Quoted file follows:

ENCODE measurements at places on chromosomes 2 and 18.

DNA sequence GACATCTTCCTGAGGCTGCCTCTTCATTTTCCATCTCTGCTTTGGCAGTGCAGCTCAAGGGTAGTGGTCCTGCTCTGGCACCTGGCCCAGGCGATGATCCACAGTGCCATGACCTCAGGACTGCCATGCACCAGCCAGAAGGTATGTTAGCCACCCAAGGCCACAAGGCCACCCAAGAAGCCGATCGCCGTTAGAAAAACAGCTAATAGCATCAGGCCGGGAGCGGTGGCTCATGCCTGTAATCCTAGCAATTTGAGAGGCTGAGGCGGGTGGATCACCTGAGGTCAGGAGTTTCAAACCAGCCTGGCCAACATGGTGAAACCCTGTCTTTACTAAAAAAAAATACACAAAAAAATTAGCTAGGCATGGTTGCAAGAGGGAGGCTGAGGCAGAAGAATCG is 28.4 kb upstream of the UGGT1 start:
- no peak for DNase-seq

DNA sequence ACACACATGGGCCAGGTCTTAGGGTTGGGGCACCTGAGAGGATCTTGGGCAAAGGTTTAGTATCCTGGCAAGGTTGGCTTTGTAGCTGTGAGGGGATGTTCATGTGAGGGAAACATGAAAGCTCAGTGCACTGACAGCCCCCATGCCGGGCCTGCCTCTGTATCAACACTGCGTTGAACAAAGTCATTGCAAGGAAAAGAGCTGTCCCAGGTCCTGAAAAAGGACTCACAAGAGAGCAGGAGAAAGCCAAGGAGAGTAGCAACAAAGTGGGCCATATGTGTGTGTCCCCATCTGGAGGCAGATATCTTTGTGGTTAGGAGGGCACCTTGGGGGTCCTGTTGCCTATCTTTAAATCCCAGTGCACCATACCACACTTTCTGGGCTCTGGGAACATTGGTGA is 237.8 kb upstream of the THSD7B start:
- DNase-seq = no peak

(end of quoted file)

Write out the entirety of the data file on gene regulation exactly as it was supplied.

ENCODE measurements at places on chromosomes 2 and 18.

DNA sequence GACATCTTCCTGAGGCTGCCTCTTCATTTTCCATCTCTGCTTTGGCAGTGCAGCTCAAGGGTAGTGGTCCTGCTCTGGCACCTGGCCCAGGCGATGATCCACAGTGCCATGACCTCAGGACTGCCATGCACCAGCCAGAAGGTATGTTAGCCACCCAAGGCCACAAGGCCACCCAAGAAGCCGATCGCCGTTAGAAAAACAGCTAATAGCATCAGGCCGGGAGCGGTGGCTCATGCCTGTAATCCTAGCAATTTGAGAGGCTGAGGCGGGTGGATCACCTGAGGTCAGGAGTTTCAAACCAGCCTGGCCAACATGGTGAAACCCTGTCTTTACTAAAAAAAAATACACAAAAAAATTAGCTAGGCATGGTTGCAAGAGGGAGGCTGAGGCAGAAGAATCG is 28.4 kb upstream of the UGGT1 start:
- no peak for DNase-seq

DNA sequence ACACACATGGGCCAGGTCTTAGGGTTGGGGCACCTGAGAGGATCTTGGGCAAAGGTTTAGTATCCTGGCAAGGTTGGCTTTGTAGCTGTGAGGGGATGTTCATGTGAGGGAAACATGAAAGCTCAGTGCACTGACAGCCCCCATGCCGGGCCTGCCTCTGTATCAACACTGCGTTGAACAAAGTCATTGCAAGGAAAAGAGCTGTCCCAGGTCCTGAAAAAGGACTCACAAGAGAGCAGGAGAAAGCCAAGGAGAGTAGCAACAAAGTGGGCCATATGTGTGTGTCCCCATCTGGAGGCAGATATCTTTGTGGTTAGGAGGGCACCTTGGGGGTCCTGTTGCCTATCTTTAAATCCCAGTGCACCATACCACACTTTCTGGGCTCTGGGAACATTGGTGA is 237.8 kb upstream of the THSD7B start:
- DNase-seq = no peak